As Eben entered the path used by runners and walkers at the reservoir, he came up on an older man, who looked, at first, like one of the pathetic joggers making a slow circuit of the lake. The man was dressed in gray cotton sweats. He was wearing funny shoes that had no heels, only a thin, flat layer of gum rubber that was uniform over the entire shoe bottom. Didn’t look like they could provide much cushioning. As Eben picked up his pace, the man did so, too, and said, without looking, “Morning, Eben. Out for a run?”

“Do I know you, Dad?”

“Ask, did I know you?”

“All right. Did I know you?”

“No, we’ve never met. I’m the Coach of Runners, Past, Eben. The Coach you were told to expect.”

“Long past?” he asked.

“No, your past.”

“How did you know I’d be here? What do you want with me?”

“I want to help you become a better runner, Eben. Listen to what I have to say, and observe the things I have to show you, and you’ll understand the history of our sport.”

“Yeah, sure. What can you show me, old man?”

With that rebuke still ringing in the air, Eben and the Coach turned a corner in the path and came upon a road race just getting underway.

The scene was rather low key, a far cry from yesterday’s well orchestrated event. There were about three-dozen young men jogging about, all dressed in gray or blue cotton. There were none of the familiar logos evident. Some shirts bore what looked like school names.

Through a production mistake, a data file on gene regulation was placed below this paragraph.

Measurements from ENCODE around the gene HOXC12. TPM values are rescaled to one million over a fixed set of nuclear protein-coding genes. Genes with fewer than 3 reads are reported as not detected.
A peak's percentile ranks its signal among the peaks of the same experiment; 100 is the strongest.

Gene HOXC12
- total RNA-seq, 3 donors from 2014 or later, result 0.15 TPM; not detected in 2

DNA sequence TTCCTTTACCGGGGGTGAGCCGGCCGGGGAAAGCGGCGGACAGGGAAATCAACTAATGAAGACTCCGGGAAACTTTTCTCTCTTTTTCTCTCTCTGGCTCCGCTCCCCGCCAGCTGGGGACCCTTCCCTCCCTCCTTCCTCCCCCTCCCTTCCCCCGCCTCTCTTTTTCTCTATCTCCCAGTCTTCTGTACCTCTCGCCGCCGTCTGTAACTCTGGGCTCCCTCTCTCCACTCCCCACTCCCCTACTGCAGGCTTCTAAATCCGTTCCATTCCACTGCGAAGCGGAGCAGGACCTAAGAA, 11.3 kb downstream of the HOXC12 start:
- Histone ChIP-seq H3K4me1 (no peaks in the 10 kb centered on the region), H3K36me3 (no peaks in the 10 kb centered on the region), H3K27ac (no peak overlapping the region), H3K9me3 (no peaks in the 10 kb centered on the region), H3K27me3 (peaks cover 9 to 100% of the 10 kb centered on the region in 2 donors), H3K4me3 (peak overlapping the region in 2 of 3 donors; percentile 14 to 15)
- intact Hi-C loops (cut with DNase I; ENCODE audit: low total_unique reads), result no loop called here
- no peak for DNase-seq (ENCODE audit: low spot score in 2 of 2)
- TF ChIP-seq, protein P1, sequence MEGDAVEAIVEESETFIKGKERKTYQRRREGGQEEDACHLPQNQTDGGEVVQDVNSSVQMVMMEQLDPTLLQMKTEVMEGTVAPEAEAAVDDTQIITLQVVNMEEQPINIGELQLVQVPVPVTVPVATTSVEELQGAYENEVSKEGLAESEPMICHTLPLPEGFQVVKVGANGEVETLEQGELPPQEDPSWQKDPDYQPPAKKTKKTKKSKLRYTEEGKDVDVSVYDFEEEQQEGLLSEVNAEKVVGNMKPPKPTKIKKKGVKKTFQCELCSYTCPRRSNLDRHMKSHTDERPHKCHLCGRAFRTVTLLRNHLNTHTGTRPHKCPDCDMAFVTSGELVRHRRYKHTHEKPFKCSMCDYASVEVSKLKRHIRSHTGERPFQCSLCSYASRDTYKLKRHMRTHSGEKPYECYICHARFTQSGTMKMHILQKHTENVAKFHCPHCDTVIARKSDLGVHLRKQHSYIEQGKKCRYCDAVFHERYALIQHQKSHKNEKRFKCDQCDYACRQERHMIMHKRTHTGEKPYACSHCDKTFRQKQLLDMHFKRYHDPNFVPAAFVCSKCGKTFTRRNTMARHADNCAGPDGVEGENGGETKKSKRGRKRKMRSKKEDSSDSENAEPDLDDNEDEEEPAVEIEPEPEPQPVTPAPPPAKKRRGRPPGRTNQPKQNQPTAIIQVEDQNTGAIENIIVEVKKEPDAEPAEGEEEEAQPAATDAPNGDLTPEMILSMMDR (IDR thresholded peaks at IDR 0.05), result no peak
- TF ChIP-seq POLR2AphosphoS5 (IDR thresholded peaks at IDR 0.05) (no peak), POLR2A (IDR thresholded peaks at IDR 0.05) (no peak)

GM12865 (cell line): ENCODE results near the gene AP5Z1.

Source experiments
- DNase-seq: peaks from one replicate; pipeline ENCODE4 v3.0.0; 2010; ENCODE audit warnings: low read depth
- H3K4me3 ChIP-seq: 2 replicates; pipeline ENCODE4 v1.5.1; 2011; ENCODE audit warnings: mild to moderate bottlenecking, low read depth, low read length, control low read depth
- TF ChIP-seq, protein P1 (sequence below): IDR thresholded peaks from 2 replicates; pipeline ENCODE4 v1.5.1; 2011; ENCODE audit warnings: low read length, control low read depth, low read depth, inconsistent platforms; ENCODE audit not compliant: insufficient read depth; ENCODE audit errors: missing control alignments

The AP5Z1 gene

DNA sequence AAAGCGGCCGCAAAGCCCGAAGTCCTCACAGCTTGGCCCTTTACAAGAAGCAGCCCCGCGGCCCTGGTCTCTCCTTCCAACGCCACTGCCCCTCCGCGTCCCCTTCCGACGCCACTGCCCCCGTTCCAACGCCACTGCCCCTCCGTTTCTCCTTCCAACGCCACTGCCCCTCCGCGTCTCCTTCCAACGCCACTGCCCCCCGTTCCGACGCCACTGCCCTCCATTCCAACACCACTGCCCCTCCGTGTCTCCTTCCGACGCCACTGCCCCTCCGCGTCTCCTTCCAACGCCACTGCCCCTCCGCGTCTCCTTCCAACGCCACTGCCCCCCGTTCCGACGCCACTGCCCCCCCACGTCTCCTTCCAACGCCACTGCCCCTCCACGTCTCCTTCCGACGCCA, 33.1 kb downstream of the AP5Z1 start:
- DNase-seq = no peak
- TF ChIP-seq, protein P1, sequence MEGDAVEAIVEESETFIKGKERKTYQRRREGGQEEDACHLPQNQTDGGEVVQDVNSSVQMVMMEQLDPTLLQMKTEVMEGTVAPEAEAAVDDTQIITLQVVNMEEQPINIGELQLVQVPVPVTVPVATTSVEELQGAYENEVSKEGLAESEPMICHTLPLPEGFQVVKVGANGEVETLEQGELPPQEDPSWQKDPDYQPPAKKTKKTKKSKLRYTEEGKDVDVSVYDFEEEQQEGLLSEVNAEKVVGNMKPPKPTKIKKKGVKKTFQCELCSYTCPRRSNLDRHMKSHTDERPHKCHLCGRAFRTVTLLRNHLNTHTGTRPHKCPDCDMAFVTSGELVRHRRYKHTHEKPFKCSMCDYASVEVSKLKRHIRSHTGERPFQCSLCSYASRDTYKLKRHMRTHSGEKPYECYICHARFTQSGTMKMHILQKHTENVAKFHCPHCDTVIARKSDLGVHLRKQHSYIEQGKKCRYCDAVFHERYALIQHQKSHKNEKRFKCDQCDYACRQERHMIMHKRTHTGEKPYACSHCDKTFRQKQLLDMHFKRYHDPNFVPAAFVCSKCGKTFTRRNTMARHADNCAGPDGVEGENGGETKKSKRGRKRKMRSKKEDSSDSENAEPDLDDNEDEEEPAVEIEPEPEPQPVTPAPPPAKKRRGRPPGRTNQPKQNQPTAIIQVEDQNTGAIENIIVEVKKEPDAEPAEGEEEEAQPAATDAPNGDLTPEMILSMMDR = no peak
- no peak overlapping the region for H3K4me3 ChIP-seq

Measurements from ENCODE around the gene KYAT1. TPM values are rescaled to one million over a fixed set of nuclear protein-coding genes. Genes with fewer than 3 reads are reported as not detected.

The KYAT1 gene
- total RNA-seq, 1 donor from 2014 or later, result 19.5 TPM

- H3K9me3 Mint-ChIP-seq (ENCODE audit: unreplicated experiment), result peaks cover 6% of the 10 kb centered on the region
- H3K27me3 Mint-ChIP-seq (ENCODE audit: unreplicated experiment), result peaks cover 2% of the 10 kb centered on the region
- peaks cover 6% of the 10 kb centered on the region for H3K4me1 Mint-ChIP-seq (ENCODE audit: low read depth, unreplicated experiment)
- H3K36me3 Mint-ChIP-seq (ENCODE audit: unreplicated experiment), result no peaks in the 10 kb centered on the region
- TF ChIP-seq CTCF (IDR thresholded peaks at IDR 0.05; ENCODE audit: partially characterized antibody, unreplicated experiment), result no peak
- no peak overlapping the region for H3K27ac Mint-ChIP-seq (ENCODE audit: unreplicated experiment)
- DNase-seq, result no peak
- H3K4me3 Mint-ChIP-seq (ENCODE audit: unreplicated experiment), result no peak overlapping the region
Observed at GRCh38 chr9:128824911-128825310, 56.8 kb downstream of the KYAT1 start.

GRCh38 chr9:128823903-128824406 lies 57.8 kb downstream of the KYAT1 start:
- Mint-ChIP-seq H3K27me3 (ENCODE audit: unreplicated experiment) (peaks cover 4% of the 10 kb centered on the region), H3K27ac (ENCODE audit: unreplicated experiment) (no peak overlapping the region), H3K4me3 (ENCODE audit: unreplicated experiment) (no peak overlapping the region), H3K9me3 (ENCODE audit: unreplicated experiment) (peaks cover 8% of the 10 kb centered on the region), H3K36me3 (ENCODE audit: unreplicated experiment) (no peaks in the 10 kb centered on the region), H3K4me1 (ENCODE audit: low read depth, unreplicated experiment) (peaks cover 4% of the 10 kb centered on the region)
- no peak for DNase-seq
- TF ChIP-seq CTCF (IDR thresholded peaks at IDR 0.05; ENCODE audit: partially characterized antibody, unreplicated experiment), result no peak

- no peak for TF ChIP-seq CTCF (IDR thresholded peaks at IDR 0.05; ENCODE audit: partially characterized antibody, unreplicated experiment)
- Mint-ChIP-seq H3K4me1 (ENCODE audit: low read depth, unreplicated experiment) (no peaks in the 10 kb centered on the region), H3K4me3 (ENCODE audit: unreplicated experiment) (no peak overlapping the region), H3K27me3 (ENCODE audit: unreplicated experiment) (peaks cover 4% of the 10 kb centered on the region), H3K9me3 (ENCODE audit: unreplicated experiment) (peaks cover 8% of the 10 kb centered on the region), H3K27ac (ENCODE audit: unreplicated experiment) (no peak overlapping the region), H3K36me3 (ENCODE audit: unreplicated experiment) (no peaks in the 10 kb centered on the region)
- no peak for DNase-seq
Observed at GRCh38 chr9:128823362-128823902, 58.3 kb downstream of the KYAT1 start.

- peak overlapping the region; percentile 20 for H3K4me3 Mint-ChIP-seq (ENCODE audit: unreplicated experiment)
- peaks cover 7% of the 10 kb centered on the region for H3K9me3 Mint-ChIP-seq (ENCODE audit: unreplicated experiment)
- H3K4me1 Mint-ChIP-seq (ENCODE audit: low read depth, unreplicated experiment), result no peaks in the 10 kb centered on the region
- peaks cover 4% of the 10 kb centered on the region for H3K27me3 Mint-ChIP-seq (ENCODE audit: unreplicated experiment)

Some guy standing next to a car, was writing names on a clip board. When this was done, he chalked a line on the path and described to the runners how to recognize the turn- around point. There would be a medal for the winner, ribbons for second and third. He said the car would remain here, unlocked; sweats could be thrown in the trunk. 

The start would consist of two commands. Good Luck! and Go!

“What the hell was that?” Eben asked, as the path turned, again, and the race was left behind.

“Just a local race put on by the high school coach for some runners who had graduated school and were looking for a structured run. It’s not a big deal, just the best thing around.”

The two runners soon came across another race just assembling. The Race Director was speaking to the crowd of about 50 young men.

“I have to advise you that we were unable to obtain AAU sanction for this event without charging you an additional $3 each and recording your AAU numbers. I just wouldn’t accept that. Consequently, we are unable to hold the race.”

Groans erupt, and a general feeling of disappointment is evident.